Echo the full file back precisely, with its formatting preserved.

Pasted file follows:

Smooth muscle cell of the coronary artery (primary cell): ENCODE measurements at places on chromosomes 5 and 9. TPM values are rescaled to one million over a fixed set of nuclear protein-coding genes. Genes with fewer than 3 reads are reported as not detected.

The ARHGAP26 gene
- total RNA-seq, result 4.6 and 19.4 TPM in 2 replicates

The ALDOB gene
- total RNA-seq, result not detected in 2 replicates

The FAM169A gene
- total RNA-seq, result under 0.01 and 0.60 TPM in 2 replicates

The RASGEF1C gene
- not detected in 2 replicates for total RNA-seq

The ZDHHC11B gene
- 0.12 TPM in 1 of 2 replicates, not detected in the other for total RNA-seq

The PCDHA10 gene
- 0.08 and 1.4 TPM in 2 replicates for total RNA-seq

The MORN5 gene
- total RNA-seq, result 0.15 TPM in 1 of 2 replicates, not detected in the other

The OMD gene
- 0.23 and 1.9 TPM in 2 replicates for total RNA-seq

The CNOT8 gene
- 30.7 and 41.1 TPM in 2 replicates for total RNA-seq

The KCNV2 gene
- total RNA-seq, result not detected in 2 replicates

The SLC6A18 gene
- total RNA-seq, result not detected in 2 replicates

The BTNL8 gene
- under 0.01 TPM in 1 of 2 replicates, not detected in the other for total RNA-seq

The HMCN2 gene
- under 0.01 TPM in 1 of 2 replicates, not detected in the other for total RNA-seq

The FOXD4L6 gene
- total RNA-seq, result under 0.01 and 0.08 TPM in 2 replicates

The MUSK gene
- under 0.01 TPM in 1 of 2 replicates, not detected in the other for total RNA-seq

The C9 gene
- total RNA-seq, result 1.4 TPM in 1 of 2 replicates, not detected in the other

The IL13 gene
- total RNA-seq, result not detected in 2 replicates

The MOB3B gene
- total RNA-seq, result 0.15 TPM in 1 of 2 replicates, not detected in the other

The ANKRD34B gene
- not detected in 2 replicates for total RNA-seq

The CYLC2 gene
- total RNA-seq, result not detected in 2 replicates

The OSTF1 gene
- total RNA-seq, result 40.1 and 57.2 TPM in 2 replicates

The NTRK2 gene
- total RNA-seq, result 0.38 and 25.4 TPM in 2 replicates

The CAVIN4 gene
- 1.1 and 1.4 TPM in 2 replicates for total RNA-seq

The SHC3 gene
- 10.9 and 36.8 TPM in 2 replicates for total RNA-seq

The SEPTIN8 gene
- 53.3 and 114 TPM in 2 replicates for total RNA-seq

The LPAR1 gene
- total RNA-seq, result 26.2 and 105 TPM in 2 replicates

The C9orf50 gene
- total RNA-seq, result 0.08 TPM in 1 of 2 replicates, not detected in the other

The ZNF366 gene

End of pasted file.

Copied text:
Smooth muscle cell of the coronary artery (primary cell): ENCODE measurements at places on chromosomes 5 and 9. TPM values are rescaled to one million over a fixed set of nuclear protein-coding genes. Genes with fewer than 3 reads are reported as not detected.

The ARHGAP26 gene
- total RNA-seq, result 4.6 and 19.4 TPM in 2 replicates

The ALDOB gene
- total RNA-seq, result not detected in 2 replicates

The FAM169A gene
- total RNA-seq, result under 0.01 and 0.60 TPM in 2 replicates

The RASGEF1C gene
- not detected in 2 replicates for total RNA-seq

The ZDHHC11B gene
- 0.12 TPM in 1 of 2 replicates, not detected in the other for total RNA-seq

The PCDHA10 gene
- 0.08 and 1.4 TPM in 2 replicates for total RNA-seq

The MORN5 gene
- total RNA-seq, result 0.15 TPM in 1 of 2 replicates, not detected in the other

The OMD gene
- 0.23 and 1.9 TPM in 2 replicates for total RNA-seq

The CNOT8 gene
- 30.7 and 41.1 TPM in 2 replicates for total RNA-seq

The KCNV2 gene
- total RNA-seq, result not detected in 2 replicates

The SLC6A18 gene
- total RNA-seq, result not detected in 2 replicates

The BTNL8 gene
- under 0.01 TPM in 1 of 2 replicates, not detected in the other for total RNA-seq

The HMCN2 gene
- under 0.01 TPM in 1 of 2 replicates, not detected in the other for total RNA-seq

The FOXD4L6 gene
- total RNA-seq, result under 0.01 and 0.08 TPM in 2 replicates

The MUSK gene
- under 0.01 TPM in 1 of 2 replicates, not detected in the other for total RNA-seq

The C9 gene
- total RNA-seq, result 1.4 TPM in 1 of 2 replicates, not detected in the other

The IL13 gene
- total RNA-seq, result not detected in 2 replicates

The MOB3B gene
- total RNA-seq, result 0.15 TPM in 1 of 2 replicates, not detected in the other

The ANKRD34B gene
- not detected in 2 replicates for total RNA-seq

The CYLC2 gene
- total RNA-seq, result not detected in 2 replicates

The OSTF1 gene
- total RNA-seq, result 40.1 and 57.2 TPM in 2 replicates

The NTRK2 gene
- total RNA-seq, result 0.38 and 25.4 TPM in 2 replicates

The CAVIN4 gene
- 1.1 and 1.4 TPM in 2 replicates for total RNA-seq

The SHC3 gene
- 10.9 and 36.8 TPM in 2 replicates for total RNA-seq

The SEPTIN8 gene
- 53.3 and 114 TPM in 2 replicates for total RNA-seq

The LPAR1 gene
- total RNA-seq, result 26.2 and 105 TPM in 2 replicates

The C9orf50 gene
- total RNA-seq, result 0.08 TPM in 1 of 2 replicates, not detected in the other

The ZNF366 gene